The ETF Portfolio Strategist: 1 October 2021

Portfolio Strategy Benchmarks

  • Small-cap stocks and commodities continue to outperform

  • All our strategy benchmarks take a hit

Small-cap stocks and commodities rallied this week: Otherwise, it was a bust for our world-spanning global ETF opportunity set for the trading week through Friday, Oct. 1. For details on all the strategies and metrics in the tables, see this summary.

Despite a fresh round of political turmoil in Washington, small-cap shares continued to edge higher, rising 0.9% for the week. The gain marks the third straight weekly advance. Are small caps pulling out of their recent funk? Possibly, although we’re still a bit skeptical since the rally of late only lifts IJR to the upper range of its trading history for 2021 to date.

But the relative value with small caps has caught the attention in some corners. Kiplinger’s this week advised that “small caps are offering undeniable value,” citing Morningstar data that shows these stocks trading at a respectable discount via average price-earnings ratio vs. large stocks — 16 vs. 22.

Meanwhile, commodities enjoyed another weekly gain. The equal-weighted WisdomTree Commodity ETF (GCC) rose 0.8%, closing the week near the highest level in two months. Bubbly news about inflation is keeping prices in this corner buoyant. One of the Federal Reserve’s favorite inflation measures — Personal Consumption Expenditures Index — accelerated in August, rising 4.3% year on year, the fastest pace in 30 years!

US stocks generally, on the other hand, are looking wobbly these days. Vanguard US Total Stock Market (VTI) slumped 2.0% this week. We’ve been here before, but the latest decline in recent weeks is the deepest and longest this year. Some of the weakness is probably driven by the uncertainty in Washington over the on-again/off-again infrastructure bill.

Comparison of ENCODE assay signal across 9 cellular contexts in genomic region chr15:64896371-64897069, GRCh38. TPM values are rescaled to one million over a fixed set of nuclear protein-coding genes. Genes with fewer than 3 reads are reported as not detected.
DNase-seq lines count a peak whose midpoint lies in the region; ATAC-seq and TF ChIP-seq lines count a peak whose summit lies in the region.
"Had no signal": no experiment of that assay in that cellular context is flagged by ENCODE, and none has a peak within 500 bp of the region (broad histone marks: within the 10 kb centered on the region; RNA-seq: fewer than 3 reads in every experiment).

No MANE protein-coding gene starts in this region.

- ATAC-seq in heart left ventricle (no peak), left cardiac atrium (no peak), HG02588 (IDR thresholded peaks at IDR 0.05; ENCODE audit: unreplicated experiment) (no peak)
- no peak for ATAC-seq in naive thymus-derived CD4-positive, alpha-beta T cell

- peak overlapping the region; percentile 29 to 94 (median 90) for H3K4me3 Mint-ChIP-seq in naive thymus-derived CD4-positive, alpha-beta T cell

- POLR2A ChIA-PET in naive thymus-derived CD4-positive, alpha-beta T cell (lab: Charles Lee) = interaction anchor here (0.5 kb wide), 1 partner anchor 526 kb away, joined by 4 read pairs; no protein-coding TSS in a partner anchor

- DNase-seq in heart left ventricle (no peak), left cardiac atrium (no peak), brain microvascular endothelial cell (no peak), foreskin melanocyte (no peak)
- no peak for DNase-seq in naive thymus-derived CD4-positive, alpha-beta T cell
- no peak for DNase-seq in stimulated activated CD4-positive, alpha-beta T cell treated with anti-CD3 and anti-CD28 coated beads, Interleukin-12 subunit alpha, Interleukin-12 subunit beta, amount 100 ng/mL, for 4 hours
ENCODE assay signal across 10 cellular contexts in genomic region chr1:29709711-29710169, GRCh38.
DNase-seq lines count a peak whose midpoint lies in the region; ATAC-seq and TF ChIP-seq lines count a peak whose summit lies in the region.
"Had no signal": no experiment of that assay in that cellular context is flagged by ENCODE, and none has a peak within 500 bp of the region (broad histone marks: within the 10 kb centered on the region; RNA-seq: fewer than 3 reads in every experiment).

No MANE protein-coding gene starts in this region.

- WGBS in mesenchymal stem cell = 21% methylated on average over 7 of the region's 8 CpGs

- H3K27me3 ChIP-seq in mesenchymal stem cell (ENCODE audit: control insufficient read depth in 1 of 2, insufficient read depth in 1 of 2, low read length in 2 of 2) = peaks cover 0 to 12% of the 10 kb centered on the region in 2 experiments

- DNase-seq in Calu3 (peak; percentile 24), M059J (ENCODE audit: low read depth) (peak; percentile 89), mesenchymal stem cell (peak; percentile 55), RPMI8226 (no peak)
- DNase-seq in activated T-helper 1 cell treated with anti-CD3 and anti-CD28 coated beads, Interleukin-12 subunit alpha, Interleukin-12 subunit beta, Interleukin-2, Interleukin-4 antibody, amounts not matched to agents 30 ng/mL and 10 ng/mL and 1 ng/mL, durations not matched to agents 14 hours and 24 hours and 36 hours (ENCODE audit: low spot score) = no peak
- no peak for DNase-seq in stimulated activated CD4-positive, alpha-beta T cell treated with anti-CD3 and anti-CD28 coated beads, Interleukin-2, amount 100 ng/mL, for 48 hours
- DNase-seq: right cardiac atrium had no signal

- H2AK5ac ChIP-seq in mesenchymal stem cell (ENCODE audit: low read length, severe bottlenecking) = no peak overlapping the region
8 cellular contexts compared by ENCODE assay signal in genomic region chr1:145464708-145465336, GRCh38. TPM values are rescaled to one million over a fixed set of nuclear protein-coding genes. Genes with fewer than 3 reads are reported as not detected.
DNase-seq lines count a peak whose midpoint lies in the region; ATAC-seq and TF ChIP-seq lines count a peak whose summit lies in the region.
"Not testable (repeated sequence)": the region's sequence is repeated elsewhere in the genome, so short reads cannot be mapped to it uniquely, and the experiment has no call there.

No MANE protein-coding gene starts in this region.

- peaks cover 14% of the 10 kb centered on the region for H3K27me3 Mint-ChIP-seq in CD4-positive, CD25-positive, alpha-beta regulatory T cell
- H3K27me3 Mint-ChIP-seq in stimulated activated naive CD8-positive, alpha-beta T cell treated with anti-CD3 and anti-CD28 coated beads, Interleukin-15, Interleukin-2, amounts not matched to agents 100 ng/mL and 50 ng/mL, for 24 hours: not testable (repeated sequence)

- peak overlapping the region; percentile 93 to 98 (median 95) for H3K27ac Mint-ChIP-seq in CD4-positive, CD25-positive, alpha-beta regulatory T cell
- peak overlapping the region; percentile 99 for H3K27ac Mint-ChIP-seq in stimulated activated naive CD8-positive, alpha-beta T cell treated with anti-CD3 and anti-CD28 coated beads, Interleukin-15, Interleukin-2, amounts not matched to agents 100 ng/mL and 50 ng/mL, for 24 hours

US bonds, on the other hand, look increasingly bearish. The iShares 7-10 Year Treasury Bond ETF (IEF) slumped for a sixth week. If inflation data stays hot, Treasury yields will likely rise further and IEF will remain on the defensive.

The biggest loser for our global opportunity set this week: equities in Japan. The iShares MSCI Japan ETF (EWJ) tumbled 3.8%. Some of the loss is related to challenging macro conditions for Japan, but political factors are playing a role.

Recall that EWJ surged a few weeks back Prime Minister Yoshihide Suga decided to step down, which triggered a sharp rally, presumably on expectations that his replacement would usher in a new period of pro-growth policies. But as I noted a month ago, “until it’s clear who’s going to run the show (and we’re a long way from clarity on that front), today’s jump looks like a speculative, short-term move.”

That was then. This week we learned that a party stalwart, Fumio Kishida, will become the new prime minister. But it’s fair to say that the market’s skeptical that the country is set to embark on a new run of economic dynamism.

Across-the-board losses for strategy benchmarks: With red ink dominating most markets this week, there was no place to hide for our portfolio benchmarks.

Losses ranged from 0.7% for the equal-weighted Global Beta 5 EW (G.B5.ew) to a much steeper 1.7% weekly decline for the more granular allocation of Global Market Index (GMI).

When the dust cleared, G.B5.ew remained far in the lead year to date. ■